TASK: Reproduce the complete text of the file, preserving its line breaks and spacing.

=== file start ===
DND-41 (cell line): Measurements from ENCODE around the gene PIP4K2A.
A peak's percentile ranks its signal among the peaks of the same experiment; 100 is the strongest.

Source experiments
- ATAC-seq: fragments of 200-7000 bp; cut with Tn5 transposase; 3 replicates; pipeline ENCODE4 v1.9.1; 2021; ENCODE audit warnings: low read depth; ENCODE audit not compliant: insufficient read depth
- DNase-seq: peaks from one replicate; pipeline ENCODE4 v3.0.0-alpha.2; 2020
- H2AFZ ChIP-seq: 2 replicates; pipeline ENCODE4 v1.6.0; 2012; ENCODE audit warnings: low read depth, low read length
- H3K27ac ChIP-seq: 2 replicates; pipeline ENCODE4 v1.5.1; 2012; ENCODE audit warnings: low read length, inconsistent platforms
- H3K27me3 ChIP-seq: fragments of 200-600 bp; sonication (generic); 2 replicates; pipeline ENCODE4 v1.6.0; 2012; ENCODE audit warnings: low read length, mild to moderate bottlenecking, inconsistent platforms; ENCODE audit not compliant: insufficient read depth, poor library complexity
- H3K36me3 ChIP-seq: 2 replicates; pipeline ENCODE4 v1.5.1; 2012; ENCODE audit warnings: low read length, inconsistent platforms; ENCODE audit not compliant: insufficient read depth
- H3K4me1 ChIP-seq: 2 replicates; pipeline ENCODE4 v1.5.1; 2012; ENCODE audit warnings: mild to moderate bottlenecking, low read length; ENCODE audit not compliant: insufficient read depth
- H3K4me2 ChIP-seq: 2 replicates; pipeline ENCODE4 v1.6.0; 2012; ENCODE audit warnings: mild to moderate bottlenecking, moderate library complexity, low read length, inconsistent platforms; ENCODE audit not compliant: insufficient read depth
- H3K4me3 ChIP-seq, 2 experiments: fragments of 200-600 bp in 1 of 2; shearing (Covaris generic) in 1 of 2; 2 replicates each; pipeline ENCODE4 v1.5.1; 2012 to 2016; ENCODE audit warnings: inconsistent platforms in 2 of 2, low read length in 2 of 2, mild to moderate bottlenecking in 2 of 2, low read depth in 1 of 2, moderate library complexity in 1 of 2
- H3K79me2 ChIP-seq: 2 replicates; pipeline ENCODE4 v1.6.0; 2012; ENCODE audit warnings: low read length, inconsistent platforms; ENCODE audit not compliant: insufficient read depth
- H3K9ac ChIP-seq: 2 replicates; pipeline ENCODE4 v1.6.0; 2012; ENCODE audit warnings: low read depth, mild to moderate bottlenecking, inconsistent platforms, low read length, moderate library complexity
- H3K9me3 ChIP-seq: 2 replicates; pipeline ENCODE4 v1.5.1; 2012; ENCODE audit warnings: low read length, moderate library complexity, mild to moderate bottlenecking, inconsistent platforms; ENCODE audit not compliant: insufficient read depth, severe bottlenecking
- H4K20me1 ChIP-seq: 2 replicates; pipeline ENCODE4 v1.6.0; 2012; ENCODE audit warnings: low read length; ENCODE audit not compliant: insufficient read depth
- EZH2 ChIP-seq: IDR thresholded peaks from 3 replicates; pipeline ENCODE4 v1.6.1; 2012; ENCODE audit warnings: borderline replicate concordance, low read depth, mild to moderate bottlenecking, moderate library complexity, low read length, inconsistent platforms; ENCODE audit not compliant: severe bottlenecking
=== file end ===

DND-41 (cell line): Measurements from ENCODE around the gene PIP4K2A.
A peak's percentile ranks its signal among the peaks of the same experiment; 100 is the strongest.

Source experiments
- ATAC-seq: fragments of 200-7000 bp; cut with Tn5 transposase; 3 replicates; pipeline ENCODE4 v1.9.1; 2021; ENCODE audit warnings: low read depth; ENCODE audit not compliant: insufficient read depth
- DNase-seq: peaks from one replicate; pipeline ENCODE4 v3.0.0-alpha.2; 2020
- H2AFZ ChIP-seq: 2 replicates; pipeline ENCODE4 v1.6.0; 2012; ENCODE audit warnings: low read depth, low read length
- H3K27ac ChIP-seq: 2 replicates; pipeline ENCODE4 v1.5.1; 2012; ENCODE audit warnings: low read length, inconsistent platforms
- H3K27me3 ChIP-seq: fragments of 200-600 bp; sonication (generic); 2 replicates; pipeline ENCODE4 v1.6.0; 2012; ENCODE audit warnings: low read length, mild to moderate bottlenecking, inconsistent platforms; ENCODE audit not compliant: insufficient read depth, poor library complexity
- H3K36me3 ChIP-seq: 2 replicates; pipeline ENCODE4 v1.5.1; 2012; ENCODE audit warnings: low read length, inconsistent platforms; ENCODE audit not compliant: insufficient read depth
- H3K4me1 ChIP-seq: 2 replicates; pipeline ENCODE4 v1.5.1; 2012; ENCODE audit warnings: mild to moderate bottlenecking, low read length; ENCODE audit not compliant: insufficient read depth
- H3K4me2 ChIP-seq: 2 replicates; pipeline ENCODE4 v1.6.0; 2012; ENCODE audit warnings: mild to moderate bottlenecking, moderate library complexity, low read length, inconsistent platforms; ENCODE audit not compliant: insufficient read depth
- H3K4me3 ChIP-seq, 2 experiments: fragments of 200-600 bp in 1 of 2; shearing (Covaris generic) in 1 of 2; 2 replicates each; pipeline ENCODE4 v1.5.1; 2012 to 2016; ENCODE audit warnings: inconsistent platforms in 2 of 2, low read length in 2 of 2, mild to moderate bottlenecking in 2 of 2, low read depth in 1 of 2, moderate library complexity in 1 of 2
- H3K79me2 ChIP-seq: 2 replicates; pipeline ENCODE4 v1.6.0; 2012; ENCODE audit warnings: low read length, inconsistent platforms; ENCODE audit not compliant: insufficient read depth
- H3K9ac ChIP-seq: 2 replicates; pipeline ENCODE4 v1.6.0; 2012; ENCODE audit warnings: low read depth, mild to moderate bottlenecking, inconsistent platforms, low read length, moderate library complexity
- H3K9me3 ChIP-seq: 2 replicates; pipeline ENCODE4 v1.5.1; 2012; ENCODE audit warnings: low read length, moderate library complexity, mild to moderate bottlenecking, inconsistent platforms; ENCODE audit not compliant: insufficient read depth, severe bottlenecking
- H4K20me1 ChIP-seq: 2 replicates; pipeline ENCODE4 v1.6.0; 2012; ENCODE audit warnings: low read length; ENCODE audit not compliant: insufficient read depth
- EZH2 ChIP-seq: IDR thresholded peaks from 3 replicates; pipeline ENCODE4 v1.6.1; 2012; ENCODE audit warnings: borderline replicate concordance, low read depth, mild to moderate bottlenecking, moderate library complexity, low read length, inconsistent platforms; ENCODE audit not compliant: severe bottlenecking